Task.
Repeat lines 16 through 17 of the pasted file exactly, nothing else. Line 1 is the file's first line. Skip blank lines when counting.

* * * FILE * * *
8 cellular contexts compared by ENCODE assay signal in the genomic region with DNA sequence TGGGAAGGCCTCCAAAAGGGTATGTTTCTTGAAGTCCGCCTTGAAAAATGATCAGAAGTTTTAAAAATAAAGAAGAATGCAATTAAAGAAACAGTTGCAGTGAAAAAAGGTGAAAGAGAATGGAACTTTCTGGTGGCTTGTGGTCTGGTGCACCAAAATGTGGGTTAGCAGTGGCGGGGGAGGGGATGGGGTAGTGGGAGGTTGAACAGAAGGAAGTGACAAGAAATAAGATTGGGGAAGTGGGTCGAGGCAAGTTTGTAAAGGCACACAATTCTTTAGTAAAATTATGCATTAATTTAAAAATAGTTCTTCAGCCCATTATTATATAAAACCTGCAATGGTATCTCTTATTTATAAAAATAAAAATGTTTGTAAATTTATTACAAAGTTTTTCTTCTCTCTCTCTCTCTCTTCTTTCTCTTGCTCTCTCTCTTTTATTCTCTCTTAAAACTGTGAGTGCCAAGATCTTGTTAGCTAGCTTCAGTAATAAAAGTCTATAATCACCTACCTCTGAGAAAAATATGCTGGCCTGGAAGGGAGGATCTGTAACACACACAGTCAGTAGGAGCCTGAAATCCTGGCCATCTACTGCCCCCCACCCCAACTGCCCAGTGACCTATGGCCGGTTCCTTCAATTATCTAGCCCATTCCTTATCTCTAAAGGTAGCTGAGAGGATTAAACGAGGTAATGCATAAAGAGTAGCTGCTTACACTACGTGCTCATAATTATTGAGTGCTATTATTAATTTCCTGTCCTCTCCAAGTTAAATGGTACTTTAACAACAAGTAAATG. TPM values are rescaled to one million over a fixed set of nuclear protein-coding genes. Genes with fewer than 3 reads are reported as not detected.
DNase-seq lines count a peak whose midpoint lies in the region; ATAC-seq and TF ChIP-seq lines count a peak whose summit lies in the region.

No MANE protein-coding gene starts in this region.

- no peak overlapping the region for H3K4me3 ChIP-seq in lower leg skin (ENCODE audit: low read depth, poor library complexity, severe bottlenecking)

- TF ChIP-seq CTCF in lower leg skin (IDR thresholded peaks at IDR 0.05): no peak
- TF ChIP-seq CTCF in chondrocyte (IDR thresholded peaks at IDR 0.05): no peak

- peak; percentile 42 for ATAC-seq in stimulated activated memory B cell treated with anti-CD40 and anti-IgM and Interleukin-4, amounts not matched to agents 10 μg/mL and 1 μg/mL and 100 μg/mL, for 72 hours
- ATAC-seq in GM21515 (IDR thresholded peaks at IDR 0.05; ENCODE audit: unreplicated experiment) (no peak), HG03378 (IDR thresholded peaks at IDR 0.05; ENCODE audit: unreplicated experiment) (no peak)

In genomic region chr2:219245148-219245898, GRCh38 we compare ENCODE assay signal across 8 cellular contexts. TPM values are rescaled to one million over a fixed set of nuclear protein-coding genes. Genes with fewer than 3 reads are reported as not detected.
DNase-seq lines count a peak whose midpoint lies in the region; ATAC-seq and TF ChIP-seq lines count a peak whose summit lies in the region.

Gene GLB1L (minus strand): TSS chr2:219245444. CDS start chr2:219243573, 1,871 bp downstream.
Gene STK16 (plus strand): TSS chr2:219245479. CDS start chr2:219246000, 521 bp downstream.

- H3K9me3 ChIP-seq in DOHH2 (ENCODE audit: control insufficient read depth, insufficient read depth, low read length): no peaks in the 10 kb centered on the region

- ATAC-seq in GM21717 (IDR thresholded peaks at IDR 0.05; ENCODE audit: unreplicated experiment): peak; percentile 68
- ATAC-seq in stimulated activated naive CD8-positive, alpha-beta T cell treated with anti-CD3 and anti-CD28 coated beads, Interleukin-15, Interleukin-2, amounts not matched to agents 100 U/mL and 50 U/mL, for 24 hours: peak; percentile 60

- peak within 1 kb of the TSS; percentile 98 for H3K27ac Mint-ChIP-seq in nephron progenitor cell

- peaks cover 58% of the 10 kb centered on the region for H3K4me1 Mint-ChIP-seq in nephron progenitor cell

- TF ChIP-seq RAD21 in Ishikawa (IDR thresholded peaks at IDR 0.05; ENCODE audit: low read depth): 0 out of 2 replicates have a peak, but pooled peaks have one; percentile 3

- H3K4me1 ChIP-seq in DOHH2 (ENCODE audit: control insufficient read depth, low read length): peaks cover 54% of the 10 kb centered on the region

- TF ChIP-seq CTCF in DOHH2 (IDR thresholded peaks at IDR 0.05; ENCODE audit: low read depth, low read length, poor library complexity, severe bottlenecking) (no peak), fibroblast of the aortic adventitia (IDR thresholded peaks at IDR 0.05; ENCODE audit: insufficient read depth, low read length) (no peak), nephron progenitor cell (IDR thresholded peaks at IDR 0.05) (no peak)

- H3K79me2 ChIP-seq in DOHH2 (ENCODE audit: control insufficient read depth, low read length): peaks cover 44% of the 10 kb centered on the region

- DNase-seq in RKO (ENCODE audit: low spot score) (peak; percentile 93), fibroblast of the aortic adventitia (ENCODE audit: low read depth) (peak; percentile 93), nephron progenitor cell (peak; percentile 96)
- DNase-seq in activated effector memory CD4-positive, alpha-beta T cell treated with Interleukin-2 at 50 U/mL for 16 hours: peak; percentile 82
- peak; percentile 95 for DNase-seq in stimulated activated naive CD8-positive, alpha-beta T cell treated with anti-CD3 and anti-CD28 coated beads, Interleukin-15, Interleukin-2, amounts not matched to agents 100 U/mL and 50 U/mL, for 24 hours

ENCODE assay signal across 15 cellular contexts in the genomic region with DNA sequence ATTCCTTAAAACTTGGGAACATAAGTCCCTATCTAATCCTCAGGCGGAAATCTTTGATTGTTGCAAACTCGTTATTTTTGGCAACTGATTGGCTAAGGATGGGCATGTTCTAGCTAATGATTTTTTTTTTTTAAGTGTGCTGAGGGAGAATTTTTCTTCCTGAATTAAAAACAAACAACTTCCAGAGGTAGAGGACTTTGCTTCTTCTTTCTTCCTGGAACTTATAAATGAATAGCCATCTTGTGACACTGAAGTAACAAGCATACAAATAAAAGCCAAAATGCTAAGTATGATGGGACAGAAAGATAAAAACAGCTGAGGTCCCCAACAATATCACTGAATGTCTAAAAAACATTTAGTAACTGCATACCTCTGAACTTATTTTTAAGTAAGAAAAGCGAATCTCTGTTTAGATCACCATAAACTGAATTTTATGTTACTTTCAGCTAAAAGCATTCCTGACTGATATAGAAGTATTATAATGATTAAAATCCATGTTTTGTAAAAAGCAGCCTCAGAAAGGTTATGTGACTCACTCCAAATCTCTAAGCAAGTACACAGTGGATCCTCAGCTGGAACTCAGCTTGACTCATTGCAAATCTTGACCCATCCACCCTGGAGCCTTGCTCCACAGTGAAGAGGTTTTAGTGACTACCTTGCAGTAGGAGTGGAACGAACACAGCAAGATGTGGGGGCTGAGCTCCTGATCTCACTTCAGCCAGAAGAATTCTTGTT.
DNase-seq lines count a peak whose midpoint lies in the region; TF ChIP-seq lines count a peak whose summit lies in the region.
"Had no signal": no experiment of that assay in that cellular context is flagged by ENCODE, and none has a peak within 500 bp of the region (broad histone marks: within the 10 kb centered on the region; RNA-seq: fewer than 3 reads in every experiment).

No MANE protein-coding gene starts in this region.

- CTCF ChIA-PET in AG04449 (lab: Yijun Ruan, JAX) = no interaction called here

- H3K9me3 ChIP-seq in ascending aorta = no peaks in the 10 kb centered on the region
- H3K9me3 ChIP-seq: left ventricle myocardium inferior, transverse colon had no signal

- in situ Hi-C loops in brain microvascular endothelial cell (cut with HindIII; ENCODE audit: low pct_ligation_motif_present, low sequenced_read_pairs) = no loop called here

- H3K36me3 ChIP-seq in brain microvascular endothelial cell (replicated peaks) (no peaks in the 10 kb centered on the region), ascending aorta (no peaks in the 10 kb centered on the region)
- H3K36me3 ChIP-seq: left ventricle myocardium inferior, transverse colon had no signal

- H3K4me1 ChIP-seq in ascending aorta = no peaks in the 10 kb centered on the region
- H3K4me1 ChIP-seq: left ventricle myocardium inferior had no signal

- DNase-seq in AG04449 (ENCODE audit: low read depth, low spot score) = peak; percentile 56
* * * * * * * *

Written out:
- peak within 1 kb of the TSS; percentile 98 for H3K27ac Mint-ChIP-seq in nephron progenitor cell

- peaks cover 58% of the 10 kb centered on the region for H3K4me1 Mint-ChIP-seq in nephron progenitor cell